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Thread: PoolBuster charger - PLEASE help with correct identification

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    Join Date
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    PoolBuster charger - PLEASE help with correct identification

    Anyone out there with a PoolBuster - can you please tell me what your charger output voltage and amperage is. Thanks!

    Background info - I have a PB Max with the "old style" 1 hour charger. This charger is outputs 8.4V, 500mA for one hour on a timer, then switches to a trickle charge of 8.4V, 125mA. After one season, my original battery wouldn't charge. After buying a replacement that didn't work well either and getting help from the manufacturer, I would up with 2 "new" battery/motor packs and a new "trickle" charger. However, the trickle charger doesn't work and I'm not 100% certain it is the correct charger for the PB. It is a 14.4V output, 100mA charger. I am worried that this high a voltage, even at trickle, is killing the batteries. I could just buy a new charger, but the price is pretty ridiculous for a wall wart. If I can get the info from other PB users, at least I can tell if I have the right charger or not.

    Thanks for any help!
    20 x 40 vinyl IG. SWG. Solar. Ikeric VS pump.

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    Anybody with their PoolBuster wall wart handy to give me these numbers? Please.......
    20 x 40 vinyl IG. SWG. Solar. Ikeric VS pump.

  3. Back To Top    #3
    ivyleager's Avatar
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    Sep 2007
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    Raleigh-Durham,NC
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    Can't help, my PB CGMax doesn't have that type of charger. Moreover, my unit is currently at WaterTech being serviced.

    Good luck.
    CaryB
    CaryB
    36 x 18 IG vinyl, 25K, 1 HP pump, sand filter
    1 skimmer, 2 returns, no main drain
    Old school: PoolSolutions test kit

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    Re: PoolBuster charger - PLEASE help with correct identifica

    Well, strictly speaking, a trickle charge means charging the batteries at one tenth of their rated capacity for about 12 to 14 hours. In other words, if your batteries are rated 3650 mAh, you would trickle charge them at 365 mA for about 12 to 14 hours. Quick charge is usually 1 hour at the rated capacity, in this case 3.6 amps for one hour.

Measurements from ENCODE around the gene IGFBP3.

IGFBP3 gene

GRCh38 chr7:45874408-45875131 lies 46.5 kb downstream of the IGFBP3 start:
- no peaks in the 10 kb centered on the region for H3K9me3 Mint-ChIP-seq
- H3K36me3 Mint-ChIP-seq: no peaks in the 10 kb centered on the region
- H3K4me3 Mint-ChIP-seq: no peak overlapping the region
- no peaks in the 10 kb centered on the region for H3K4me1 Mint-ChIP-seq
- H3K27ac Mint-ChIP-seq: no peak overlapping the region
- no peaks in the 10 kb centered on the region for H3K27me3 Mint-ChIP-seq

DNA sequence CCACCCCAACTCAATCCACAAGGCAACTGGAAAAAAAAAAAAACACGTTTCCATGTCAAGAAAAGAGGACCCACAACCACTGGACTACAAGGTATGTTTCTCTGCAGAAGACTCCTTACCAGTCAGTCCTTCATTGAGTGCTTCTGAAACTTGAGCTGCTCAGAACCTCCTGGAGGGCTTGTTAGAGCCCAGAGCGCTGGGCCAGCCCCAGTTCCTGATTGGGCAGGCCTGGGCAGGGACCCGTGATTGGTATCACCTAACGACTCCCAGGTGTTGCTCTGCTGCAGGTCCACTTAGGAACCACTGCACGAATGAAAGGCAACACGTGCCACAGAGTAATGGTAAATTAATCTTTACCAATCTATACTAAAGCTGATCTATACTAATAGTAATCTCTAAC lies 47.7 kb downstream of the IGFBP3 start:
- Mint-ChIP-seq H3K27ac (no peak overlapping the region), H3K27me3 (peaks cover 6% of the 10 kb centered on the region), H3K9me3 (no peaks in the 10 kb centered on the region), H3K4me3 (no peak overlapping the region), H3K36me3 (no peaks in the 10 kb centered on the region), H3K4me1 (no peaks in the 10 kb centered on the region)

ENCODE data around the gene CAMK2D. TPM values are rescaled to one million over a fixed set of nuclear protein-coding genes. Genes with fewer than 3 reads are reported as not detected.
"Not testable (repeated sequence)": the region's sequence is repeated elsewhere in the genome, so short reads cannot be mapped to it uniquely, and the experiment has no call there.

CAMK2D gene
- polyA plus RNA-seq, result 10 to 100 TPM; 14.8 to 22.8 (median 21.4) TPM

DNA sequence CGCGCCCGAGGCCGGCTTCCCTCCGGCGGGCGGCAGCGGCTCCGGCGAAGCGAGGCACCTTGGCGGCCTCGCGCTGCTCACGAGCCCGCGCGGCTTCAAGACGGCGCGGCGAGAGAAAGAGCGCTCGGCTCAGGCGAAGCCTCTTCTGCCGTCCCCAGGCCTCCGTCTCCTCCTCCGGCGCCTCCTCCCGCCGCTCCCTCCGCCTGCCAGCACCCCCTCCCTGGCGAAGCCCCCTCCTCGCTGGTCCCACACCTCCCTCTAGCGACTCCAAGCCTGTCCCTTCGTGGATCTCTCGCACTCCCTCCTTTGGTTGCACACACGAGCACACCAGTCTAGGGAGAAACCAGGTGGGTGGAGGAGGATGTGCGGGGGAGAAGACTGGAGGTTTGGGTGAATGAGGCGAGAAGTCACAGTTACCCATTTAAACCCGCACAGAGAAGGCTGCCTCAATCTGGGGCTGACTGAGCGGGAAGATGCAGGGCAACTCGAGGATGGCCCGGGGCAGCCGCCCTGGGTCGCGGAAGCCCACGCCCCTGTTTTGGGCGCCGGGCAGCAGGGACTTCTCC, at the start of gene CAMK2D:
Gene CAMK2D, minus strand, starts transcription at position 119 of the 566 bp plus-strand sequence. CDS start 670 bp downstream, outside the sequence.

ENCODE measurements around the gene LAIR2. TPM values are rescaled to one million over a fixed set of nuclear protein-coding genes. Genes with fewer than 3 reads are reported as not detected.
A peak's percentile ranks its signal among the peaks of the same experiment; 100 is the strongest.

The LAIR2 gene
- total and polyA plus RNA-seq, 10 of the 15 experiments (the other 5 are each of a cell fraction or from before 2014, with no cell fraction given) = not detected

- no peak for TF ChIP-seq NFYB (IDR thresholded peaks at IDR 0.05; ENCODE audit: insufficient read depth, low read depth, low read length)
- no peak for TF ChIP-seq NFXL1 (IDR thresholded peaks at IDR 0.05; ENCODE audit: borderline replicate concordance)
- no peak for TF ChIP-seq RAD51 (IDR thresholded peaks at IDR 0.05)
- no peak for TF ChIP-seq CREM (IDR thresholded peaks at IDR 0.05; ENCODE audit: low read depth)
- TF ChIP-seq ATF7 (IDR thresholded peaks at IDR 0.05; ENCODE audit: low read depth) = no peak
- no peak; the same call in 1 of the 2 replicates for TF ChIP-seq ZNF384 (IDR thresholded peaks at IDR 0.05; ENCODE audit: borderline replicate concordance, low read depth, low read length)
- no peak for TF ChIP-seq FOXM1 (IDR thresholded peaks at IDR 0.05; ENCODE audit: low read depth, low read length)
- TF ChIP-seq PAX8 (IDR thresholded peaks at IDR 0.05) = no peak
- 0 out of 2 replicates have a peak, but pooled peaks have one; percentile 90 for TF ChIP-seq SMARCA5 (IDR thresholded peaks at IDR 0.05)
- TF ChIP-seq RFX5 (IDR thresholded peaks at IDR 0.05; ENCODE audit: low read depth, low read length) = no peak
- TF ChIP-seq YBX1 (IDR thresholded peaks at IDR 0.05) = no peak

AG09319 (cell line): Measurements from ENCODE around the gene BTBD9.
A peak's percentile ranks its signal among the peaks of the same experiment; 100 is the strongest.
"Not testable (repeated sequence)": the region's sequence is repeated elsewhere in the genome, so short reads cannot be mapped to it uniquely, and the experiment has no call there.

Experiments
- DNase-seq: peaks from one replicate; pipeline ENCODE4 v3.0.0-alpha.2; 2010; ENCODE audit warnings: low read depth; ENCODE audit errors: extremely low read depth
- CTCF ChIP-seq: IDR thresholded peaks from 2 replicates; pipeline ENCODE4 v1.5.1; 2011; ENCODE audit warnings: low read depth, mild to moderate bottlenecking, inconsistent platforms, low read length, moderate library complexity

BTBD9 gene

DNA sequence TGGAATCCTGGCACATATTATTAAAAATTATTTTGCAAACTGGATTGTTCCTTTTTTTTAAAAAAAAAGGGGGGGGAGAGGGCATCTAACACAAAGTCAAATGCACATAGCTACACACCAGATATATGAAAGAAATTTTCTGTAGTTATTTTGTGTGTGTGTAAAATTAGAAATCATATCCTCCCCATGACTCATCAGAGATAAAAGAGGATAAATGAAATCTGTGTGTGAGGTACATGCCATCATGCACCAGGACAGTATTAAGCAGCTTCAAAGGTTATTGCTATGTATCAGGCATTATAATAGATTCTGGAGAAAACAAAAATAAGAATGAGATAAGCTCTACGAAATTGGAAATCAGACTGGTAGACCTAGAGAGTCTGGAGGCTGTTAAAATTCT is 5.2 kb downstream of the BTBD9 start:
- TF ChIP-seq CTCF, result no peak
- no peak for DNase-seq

Depending on the battery chemistry they may or may not be tolerant to overcharge, NiCd are more tolerant and NiMH are less. The different chemistries also indicate differently that they're fully charged, NiCd actually drop in voltage and this drop can be detected by the charger logic allowing it to turn itself off. NiMH also drop in voltage, but by a tiny amount, more difficult to detect, so the smart chargers often use a thermistor to monitor battery temperature, a fully charged NiMH will be warm to the touch and start venting. So-called smart chargers incorporate these features (and a charge current equivalent to the battery capacity).

    That's why you can't really mix smart chargers, a NiCd charger has a peak-voltage detection that's different than a NiMH charger (and NiMH *may* also monitor cell temperature).

    It's not so much the charging voltage that's important but rather the charging current. Trickle chargers are simply constant-current circuits (the internal resistance of the cell actually changes during the charge cycle). I've just now built a trickle charger for 2 1.2 v 2650 mAh batteries, the charging current is 250 mA, the input voltage is from a 9 vDC unregulated wall wart and gives 8.6 volts at the terminals, and the power transistor will dissipate in heat the difference between the wall wart voltage and whatever voltage is required to yield 250 mA.

    So it's not just a wall wart, there's a bit of circuitry in there. If they build 'em right.

    (The note on these Duracell AA NiMH cells simply say "Standard charge 270 mA for 16 hours". I didn't have the correct resistor in stock to hit the target but it's close enough.)

    So if I were you I'd look at the capacity of your batteries and get a trickle charger that's close to one tenth of their capacity (for a 12 hour charge) or a smart charger rated at their capacity (for a one hour charge). In my opinion anyways quick charging is a bit rough on the batteries. The battery chemistry and capacity determine the charging parameters.

    Best regards,

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    Re: PoolBuster charger - PLEASE help with correct identifica

    Forgot to add in my last post that new NiMH cells reach their full capacity after a few charge/discharge cycles.

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